Jay Weatherill’s first State Budget as Treasurer and Premier may well be remembered more for its saving than its spending.
Only time will tell how the State’s already cash-strapped ICT landscape will be affected by yesterday’s announcement that the one per cent efficiency dividend on agencies will be extended by an extra year to the end of 2016-17, and that annual capital expenditure allocations will be cut by 10 per cent over the forward estimates, in an effort to save a combined $192 million for SA.
At least one project has already bitten the dust. Budget Papers reveal that the Star Chase pursuit management system trialled by the SA Police has been deemed “not appropriate for SAPOL’s requirements”, and as a result will not be implemented. The decision will return $450,000 to the Government purse.
Brand new ICT funding was also thin on the ground.
The South Australian emergency services will benefit from an additional $2.9 million in capital funding and $3.5 million in operational funding for the upgrade of the Computer Aided Dispatch system used by the SA Police, Metropolitan Fire Service, Country Fire Service, State Emergency Services and the SA Ambulance Service. The project, worth $22.8 million in total, is being rolled out by the Attorney-General’s Department and is due for completion in mid-2015.
Another $3.7 million will go towards setting up the ICT required for the State’s new Independent Commissioner Against Corruption and Office for Public Integrity to commence operations later this year.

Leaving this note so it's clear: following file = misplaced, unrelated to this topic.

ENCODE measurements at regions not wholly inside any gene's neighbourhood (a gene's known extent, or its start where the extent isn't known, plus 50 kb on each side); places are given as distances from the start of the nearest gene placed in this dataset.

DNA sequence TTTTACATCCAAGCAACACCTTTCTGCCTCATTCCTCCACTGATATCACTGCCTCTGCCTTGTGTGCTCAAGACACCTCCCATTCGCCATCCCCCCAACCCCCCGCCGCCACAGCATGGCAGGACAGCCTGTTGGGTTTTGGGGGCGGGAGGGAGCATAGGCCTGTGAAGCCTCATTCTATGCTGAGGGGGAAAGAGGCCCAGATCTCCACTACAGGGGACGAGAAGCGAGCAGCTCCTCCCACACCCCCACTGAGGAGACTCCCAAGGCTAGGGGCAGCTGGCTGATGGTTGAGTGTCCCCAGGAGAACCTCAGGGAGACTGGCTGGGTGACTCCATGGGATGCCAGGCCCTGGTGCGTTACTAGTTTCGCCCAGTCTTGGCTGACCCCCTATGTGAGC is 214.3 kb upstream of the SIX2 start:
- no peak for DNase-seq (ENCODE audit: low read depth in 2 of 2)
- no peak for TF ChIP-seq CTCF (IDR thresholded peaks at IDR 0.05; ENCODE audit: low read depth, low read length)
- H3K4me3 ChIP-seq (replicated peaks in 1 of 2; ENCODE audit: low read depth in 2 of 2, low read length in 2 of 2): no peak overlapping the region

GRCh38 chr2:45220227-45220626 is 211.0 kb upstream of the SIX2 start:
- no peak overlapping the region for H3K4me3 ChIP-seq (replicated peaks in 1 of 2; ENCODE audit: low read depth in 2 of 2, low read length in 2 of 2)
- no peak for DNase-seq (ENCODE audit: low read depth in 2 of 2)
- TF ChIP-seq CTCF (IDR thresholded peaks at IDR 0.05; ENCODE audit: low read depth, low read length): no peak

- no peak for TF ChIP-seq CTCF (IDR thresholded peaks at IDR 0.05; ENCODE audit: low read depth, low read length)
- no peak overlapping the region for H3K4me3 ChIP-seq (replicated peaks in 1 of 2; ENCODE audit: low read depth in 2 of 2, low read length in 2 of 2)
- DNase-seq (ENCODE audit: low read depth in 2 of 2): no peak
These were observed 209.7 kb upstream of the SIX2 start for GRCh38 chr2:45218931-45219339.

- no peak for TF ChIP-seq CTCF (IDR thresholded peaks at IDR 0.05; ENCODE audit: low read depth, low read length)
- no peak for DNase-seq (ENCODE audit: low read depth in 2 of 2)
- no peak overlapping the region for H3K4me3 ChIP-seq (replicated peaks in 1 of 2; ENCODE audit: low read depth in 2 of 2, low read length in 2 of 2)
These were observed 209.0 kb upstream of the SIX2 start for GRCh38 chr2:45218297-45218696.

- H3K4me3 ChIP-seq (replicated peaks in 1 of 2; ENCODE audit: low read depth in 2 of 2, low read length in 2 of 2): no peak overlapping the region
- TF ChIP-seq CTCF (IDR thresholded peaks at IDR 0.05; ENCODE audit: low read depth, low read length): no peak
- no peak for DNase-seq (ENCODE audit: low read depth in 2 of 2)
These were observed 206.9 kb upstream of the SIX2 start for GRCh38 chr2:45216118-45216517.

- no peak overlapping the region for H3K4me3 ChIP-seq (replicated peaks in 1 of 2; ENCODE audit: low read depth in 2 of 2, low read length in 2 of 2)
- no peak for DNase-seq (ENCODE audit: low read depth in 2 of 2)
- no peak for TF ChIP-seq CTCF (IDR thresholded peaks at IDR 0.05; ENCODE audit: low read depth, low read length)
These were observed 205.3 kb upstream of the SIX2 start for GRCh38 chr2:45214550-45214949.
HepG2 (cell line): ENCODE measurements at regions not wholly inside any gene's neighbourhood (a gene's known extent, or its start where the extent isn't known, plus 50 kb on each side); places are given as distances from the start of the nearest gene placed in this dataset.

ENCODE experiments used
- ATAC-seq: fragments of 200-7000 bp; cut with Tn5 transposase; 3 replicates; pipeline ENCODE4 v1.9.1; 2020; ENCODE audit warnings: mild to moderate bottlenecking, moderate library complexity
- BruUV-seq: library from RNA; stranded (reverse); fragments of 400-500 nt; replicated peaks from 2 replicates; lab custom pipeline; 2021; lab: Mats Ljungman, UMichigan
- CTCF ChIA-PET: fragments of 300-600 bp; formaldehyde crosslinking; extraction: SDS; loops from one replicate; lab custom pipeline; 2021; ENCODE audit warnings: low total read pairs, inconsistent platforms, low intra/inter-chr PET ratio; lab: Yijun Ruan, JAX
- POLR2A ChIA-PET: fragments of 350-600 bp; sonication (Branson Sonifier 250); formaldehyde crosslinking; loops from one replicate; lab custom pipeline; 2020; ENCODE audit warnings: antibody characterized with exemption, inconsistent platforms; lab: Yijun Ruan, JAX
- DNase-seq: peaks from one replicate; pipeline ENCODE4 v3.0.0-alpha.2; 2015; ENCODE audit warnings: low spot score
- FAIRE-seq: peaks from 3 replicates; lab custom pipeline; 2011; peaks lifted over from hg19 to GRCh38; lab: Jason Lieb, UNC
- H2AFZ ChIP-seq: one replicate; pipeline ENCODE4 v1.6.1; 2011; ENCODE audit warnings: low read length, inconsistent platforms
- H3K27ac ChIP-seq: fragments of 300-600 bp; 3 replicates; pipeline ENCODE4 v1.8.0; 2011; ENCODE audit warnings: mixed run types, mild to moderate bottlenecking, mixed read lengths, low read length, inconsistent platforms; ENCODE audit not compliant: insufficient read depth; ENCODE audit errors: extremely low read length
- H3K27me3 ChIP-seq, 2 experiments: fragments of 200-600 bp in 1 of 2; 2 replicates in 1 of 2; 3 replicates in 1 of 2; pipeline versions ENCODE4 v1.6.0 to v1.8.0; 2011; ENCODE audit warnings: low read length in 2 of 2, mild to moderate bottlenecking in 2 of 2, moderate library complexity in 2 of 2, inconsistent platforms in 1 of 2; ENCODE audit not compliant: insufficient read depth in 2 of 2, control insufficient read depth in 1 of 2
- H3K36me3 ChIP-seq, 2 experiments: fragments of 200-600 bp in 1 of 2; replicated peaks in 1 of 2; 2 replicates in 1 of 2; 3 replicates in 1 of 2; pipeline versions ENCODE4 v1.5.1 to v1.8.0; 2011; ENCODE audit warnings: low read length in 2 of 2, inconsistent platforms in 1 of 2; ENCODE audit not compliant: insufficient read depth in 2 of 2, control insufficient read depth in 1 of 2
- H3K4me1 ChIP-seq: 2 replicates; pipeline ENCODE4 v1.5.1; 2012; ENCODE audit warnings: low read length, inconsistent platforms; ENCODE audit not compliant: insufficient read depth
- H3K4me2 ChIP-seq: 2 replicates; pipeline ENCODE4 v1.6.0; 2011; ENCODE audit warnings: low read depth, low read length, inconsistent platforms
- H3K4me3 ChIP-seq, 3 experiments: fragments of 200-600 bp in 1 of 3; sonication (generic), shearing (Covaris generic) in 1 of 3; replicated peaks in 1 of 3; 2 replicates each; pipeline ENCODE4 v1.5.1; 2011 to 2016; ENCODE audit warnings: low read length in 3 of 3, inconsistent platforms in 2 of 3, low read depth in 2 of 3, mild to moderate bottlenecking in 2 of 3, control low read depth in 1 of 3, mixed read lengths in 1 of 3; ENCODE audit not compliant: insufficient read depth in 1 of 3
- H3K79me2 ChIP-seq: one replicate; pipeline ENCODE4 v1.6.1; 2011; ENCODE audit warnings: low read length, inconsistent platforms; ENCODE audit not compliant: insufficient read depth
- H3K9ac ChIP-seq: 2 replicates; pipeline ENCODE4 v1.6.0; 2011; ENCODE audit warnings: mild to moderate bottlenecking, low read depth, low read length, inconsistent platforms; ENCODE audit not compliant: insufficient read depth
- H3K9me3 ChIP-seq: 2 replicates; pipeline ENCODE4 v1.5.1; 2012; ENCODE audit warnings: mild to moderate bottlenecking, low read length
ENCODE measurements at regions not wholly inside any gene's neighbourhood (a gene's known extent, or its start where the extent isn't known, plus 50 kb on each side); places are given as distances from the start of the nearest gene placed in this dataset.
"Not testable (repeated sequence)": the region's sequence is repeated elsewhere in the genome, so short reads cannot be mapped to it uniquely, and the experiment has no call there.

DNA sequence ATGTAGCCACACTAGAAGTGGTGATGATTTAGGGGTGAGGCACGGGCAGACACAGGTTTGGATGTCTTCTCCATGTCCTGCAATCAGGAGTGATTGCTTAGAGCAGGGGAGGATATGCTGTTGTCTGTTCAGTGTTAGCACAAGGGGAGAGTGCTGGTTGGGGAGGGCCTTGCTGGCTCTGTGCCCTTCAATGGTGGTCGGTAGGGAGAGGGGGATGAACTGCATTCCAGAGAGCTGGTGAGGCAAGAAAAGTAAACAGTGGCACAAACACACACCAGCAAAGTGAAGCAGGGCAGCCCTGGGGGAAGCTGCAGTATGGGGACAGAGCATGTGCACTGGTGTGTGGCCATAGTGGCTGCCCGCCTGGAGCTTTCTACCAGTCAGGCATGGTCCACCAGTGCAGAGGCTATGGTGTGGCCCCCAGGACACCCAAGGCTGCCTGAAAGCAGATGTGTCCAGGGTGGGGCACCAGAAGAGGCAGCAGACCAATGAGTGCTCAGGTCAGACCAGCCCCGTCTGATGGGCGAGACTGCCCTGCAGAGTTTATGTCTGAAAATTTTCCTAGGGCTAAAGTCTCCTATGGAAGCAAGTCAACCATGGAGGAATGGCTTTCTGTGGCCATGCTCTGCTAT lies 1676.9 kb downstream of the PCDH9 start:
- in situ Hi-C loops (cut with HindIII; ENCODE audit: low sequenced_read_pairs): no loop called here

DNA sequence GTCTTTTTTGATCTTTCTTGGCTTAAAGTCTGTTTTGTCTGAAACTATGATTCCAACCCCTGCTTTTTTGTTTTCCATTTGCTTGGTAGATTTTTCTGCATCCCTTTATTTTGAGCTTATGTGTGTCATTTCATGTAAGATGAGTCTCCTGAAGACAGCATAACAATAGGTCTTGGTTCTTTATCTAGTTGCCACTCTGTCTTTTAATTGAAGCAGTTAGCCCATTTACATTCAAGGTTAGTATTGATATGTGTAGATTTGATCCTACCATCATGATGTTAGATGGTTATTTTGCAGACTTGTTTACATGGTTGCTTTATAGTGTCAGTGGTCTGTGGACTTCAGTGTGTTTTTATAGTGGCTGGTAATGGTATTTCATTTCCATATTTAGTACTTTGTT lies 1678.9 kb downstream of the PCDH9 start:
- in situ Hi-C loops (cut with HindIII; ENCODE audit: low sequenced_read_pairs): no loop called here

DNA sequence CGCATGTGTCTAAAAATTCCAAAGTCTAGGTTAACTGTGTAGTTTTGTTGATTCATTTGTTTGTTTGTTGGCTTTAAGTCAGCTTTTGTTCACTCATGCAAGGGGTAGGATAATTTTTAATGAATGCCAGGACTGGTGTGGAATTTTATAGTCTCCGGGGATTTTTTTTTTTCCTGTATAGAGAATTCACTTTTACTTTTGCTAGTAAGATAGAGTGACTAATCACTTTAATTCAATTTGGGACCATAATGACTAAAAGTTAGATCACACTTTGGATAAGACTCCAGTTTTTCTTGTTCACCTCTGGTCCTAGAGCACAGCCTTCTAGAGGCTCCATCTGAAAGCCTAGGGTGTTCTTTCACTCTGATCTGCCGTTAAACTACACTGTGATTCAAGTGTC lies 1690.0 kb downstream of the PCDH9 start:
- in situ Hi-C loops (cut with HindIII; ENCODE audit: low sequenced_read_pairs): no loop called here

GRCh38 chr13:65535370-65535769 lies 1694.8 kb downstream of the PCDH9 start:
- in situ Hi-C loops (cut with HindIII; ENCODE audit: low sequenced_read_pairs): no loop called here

However the State’s ICT industry need not despair just yet, as strong ongoing funding committed in previous years will continue to flow through into the market, especially in the health space.
The 2013-14 financial year will see the expenditure of more than $56 million from the Department for Health and Ageing’s major eHealth program. This includes $26.2 million to continue the roll out for the Enterprise Patient Administration System (EPAS), which is expected to cost a total of $408 million over ten years to 2021, including funding from the Commonwealth.
The Department of Health and Ageing also received an unspecified boost in funding to finish its enterprise-wide deployment of Oracle-based procurement and supply chain systems. The roll-out was partially completed in 2010 at a cost of $22 million but is expected to cost $40.5 million in full.
Other major projects still underway in South Australia include:
- The replacement of the Taxation Revenue Management System (RISTEC) operated by the Department of Treasury and Finance, at a full cost of $33.2 million to the end of 2014;
- The implementation of an integrated financial management system for SA Government schools at a total cost of $35 million over 2014-15 and 2015-16, as announced in the mid-year budget update (the SA Education Department has confirmed that this initiative is on hold until the implications of Commonwealth education reforms are fully understood); and
- The consolidation of the Government’s central data network and implementation of a new core network by the Department of Premier and Cabinet, at a total cost of $17.6 million to mid-2015.
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